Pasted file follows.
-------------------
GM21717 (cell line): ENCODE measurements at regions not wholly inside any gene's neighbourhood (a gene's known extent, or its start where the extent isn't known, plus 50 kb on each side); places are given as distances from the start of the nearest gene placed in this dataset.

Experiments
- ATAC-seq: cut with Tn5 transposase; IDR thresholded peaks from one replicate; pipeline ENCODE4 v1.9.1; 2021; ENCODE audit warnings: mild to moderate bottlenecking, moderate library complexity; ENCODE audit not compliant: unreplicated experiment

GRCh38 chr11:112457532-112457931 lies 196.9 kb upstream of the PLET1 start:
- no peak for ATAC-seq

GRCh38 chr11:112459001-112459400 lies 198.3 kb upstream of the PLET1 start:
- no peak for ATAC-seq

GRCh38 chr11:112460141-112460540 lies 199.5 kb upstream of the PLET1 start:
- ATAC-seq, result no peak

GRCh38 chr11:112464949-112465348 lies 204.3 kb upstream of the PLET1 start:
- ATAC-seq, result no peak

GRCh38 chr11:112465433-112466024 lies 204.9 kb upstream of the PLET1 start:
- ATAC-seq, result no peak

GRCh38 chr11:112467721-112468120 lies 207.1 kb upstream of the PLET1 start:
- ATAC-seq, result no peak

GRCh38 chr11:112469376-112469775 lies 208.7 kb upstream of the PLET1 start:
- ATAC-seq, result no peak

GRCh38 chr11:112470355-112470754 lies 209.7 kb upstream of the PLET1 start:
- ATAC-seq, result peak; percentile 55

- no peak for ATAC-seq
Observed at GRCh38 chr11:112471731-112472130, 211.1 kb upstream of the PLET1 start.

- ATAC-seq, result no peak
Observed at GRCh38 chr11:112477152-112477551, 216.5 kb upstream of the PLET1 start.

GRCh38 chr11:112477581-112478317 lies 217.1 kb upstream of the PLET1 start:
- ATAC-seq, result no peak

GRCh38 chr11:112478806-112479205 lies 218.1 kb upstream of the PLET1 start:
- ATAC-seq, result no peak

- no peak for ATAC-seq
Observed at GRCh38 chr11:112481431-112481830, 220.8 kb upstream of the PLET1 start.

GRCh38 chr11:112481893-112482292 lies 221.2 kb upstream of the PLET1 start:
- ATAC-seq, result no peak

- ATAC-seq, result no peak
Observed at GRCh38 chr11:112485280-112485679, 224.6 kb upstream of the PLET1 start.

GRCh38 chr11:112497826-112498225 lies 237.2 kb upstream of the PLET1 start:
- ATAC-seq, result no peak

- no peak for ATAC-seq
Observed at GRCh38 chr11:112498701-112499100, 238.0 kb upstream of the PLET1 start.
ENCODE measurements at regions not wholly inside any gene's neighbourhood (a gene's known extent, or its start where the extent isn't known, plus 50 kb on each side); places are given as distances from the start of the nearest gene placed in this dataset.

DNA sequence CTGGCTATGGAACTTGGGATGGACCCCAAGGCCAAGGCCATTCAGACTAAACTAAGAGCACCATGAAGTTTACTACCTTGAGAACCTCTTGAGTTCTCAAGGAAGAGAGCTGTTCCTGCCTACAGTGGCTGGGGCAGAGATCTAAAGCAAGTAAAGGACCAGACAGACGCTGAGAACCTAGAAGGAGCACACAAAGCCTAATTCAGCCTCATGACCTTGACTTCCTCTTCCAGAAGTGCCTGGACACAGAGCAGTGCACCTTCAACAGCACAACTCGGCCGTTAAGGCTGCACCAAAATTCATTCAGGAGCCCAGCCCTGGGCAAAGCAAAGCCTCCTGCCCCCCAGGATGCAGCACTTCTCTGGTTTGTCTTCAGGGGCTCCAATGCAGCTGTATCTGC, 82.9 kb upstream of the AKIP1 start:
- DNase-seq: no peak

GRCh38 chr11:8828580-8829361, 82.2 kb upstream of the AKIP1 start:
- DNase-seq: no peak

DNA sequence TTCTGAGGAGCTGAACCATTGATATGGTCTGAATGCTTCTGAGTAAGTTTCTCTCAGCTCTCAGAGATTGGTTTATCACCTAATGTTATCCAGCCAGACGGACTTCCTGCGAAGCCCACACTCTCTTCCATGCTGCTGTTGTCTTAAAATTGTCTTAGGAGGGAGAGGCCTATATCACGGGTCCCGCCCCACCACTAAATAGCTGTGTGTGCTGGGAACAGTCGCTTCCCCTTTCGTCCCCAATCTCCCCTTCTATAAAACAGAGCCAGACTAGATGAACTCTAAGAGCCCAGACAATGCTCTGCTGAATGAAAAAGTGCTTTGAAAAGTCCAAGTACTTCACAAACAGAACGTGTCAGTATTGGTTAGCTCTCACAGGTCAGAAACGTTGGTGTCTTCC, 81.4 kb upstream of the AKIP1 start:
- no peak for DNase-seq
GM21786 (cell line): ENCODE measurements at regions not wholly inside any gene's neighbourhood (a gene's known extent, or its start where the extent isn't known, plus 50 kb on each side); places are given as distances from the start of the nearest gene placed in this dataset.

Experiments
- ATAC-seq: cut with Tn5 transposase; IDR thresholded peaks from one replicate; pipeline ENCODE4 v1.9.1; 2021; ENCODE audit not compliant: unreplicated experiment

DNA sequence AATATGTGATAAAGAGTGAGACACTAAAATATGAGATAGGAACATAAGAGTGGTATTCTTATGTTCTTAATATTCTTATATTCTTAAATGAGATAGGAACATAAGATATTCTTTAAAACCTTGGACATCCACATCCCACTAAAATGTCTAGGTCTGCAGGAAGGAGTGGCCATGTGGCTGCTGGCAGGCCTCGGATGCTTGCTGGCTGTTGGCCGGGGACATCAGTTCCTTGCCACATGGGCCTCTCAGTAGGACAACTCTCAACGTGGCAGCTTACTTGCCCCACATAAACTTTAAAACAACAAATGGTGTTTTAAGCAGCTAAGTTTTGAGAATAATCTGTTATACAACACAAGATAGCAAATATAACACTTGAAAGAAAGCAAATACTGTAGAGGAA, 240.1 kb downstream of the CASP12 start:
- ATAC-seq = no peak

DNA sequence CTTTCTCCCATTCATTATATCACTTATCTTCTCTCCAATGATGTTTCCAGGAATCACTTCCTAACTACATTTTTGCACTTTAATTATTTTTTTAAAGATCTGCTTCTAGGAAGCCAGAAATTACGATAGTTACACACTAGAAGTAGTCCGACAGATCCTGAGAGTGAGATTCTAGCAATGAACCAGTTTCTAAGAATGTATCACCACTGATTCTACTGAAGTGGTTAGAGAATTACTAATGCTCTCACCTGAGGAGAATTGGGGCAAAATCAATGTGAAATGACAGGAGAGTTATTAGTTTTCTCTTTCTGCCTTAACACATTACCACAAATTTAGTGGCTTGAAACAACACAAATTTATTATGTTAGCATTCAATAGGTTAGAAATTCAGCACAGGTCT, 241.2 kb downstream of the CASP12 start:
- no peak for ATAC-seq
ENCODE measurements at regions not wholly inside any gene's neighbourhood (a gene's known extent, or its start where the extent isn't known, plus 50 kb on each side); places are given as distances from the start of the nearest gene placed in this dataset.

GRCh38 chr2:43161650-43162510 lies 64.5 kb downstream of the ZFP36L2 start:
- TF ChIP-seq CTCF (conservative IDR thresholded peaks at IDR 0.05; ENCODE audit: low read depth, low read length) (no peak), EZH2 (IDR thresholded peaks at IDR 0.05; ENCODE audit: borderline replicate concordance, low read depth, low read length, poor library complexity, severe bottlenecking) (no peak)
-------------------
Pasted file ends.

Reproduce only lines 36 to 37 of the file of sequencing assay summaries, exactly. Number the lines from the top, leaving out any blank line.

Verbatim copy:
- no peak for ATAC-seq
Observed at GRCh38 chr11:112498701-112499100, 238.0 kb upstream of the PLET1 start.